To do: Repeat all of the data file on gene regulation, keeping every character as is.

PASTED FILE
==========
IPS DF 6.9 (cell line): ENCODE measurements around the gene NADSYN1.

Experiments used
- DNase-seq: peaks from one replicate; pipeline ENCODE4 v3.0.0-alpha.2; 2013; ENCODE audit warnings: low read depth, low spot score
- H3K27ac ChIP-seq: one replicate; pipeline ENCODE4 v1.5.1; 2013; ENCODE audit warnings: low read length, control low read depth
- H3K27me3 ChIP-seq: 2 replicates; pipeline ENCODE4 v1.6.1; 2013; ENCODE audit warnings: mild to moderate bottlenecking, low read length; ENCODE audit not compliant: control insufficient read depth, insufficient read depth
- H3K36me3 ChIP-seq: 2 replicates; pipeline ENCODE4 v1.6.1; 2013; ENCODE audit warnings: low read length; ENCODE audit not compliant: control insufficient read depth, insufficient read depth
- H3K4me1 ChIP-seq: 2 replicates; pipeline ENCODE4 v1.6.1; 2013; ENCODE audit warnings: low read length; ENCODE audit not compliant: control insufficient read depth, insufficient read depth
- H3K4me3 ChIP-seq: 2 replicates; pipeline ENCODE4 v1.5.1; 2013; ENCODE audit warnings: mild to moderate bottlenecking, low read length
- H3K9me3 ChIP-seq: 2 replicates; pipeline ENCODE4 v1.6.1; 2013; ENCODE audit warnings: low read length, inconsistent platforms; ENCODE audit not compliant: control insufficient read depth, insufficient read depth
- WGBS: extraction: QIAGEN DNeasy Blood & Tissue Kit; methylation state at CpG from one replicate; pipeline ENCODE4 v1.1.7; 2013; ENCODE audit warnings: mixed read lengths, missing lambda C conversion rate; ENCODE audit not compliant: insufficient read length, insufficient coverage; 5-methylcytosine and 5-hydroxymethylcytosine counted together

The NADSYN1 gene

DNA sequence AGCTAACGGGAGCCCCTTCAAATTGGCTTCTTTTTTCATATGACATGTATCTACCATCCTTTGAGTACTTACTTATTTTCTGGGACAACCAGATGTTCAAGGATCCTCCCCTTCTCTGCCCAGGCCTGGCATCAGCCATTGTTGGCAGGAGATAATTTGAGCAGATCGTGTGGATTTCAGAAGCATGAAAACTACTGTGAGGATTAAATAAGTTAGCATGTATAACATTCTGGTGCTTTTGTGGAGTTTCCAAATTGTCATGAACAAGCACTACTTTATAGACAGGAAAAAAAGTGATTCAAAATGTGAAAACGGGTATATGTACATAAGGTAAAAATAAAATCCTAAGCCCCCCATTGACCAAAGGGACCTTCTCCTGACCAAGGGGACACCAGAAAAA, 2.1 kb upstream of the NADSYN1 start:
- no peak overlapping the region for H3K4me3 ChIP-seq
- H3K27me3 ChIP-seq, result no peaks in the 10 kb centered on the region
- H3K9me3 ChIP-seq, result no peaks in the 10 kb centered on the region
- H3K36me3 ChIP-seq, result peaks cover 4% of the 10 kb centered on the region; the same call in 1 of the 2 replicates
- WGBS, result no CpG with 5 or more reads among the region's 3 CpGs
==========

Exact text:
IPS DF 6.9 (cell line): ENCODE measurements around the gene NADSYN1.

Experiments used
- DNase-seq: peaks from one replicate; pipeline ENCODE4 v3.0.0-alpha.2; 2013; ENCODE audit warnings: low read depth, low spot score
- H3K27ac ChIP-seq: one replicate; pipeline ENCODE4 v1.5.1; 2013; ENCODE audit warnings: low read length, control low read depth
- H3K27me3 ChIP-seq: 2 replicates; pipeline ENCODE4 v1.6.1; 2013; ENCODE audit warnings: mild to moderate bottlenecking, low read length; ENCODE audit not compliant: control insufficient read depth, insufficient read depth
- H3K36me3 ChIP-seq: 2 replicates; pipeline ENCODE4 v1.6.1; 2013; ENCODE audit warnings: low read length; ENCODE audit not compliant: control insufficient read depth, insufficient read depth
- H3K4me1 ChIP-seq: 2 replicates; pipeline ENCODE4 v1.6.1; 2013; ENCODE audit warnings: low read length; ENCODE audit not compliant: control insufficient read depth, insufficient read depth
- H3K4me3 ChIP-seq: 2 replicates; pipeline ENCODE4 v1.5.1; 2013; ENCODE audit warnings: mild to moderate bottlenecking, low read length
- H3K9me3 ChIP-seq: 2 replicates; pipeline ENCODE4 v1.6.1; 2013; ENCODE audit warnings: low read length, inconsistent platforms; ENCODE audit not compliant: control insufficient read depth, insufficient read depth
- WGBS: extraction: QIAGEN DNeasy Blood & Tissue Kit; methylation state at CpG from one replicate; pipeline ENCODE4 v1.1.7; 2013; ENCODE audit warnings: mixed read lengths, missing lambda C conversion rate; ENCODE audit not compliant: insufficient read length, insufficient coverage; 5-methylcytosine and 5-hydroxymethylcytosine counted together

The NADSYN1 gene

DNA sequence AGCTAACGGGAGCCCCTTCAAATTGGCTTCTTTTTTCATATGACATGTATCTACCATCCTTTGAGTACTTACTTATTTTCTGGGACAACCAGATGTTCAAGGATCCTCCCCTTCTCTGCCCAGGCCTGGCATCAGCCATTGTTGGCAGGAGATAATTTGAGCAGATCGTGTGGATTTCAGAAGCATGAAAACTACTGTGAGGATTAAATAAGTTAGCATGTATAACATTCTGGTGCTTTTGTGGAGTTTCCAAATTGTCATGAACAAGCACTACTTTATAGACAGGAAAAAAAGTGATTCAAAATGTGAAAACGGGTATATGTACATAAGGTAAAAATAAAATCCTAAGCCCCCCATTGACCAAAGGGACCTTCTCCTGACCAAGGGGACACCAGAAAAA, 2.1 kb upstream of the NADSYN1 start:
- no peak overlapping the region for H3K4me3 ChIP-seq
- H3K27me3 ChIP-seq, result no peaks in the 10 kb centered on the region
- H3K9me3 ChIP-seq, result no peaks in the 10 kb centered on the region
- H3K36me3 ChIP-seq, result peaks cover 4% of the 10 kb centered on the region; the same call in 1 of the 2 replicates
- WGBS, result no CpG with 5 or more reads among the region's 3 CpGs